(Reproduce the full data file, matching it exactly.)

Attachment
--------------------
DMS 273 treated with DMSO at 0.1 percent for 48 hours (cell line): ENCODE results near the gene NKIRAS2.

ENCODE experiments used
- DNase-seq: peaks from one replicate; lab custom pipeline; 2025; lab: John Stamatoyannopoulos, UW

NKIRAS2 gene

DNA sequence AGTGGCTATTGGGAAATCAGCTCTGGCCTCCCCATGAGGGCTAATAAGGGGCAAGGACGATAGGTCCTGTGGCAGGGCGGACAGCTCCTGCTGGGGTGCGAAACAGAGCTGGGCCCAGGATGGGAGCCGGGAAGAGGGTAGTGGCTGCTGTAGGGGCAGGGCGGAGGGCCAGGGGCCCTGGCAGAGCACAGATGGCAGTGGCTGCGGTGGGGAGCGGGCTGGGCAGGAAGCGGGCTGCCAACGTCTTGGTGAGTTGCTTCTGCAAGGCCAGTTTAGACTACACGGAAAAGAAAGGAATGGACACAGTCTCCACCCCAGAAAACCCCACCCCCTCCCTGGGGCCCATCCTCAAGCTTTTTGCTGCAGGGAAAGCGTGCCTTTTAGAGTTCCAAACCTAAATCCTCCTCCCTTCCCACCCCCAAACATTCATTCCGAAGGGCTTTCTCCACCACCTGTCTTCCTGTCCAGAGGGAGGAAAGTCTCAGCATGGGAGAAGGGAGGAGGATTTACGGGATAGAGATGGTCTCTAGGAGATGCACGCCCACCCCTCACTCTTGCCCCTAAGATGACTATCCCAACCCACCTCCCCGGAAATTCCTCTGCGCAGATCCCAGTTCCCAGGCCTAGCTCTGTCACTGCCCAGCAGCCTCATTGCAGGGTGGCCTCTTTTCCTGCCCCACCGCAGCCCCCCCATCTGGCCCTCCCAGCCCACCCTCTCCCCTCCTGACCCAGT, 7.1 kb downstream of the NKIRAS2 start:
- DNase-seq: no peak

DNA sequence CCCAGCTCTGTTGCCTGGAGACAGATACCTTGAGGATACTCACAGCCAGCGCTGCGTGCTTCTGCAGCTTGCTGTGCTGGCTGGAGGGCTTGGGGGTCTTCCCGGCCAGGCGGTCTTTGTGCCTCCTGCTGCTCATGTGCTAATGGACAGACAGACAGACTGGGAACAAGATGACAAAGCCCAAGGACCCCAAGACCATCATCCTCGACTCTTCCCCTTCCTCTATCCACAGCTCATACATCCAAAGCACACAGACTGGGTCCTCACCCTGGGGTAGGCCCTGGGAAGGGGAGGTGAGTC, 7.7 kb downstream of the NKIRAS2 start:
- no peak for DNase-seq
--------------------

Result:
DMS 273 treated with DMSO at 0.1 percent for 48 hours (cell line): ENCODE results near the gene NKIRAS2.

ENCODE experiments used
- DNase-seq: peaks from one replicate; lab custom pipeline; 2025; lab: John Stamatoyannopoulos, UW

NKIRAS2 gene

DNA sequence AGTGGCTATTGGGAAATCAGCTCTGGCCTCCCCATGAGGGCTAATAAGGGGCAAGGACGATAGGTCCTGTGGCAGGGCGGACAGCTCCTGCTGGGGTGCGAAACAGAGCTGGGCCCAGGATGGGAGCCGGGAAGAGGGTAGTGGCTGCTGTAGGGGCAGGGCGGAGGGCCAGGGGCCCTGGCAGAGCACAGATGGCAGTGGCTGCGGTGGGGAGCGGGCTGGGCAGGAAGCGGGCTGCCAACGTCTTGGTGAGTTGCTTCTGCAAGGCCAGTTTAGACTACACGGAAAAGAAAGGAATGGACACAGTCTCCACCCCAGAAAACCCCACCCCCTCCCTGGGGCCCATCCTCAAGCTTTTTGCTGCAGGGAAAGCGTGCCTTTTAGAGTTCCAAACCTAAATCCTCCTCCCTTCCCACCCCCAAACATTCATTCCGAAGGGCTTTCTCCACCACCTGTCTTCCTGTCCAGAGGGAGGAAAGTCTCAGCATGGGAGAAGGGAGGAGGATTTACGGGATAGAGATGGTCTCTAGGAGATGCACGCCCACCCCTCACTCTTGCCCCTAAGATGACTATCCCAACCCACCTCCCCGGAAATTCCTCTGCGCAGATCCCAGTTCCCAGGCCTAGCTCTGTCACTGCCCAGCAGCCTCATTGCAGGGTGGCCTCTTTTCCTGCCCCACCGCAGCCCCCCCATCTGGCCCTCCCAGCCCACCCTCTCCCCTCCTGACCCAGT, 7.1 kb downstream of the NKIRAS2 start:
- DNase-seq: no peak

DNA sequence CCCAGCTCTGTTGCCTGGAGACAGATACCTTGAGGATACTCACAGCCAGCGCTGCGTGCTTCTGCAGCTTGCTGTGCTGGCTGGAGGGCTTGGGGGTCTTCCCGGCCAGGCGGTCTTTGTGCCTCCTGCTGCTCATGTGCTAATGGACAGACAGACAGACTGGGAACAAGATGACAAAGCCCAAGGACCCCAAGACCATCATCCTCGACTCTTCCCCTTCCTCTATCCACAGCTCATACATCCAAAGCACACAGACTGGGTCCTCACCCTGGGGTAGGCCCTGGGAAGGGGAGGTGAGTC, 7.7 kb downstream of the NKIRAS2 start:
- no peak for DNase-seq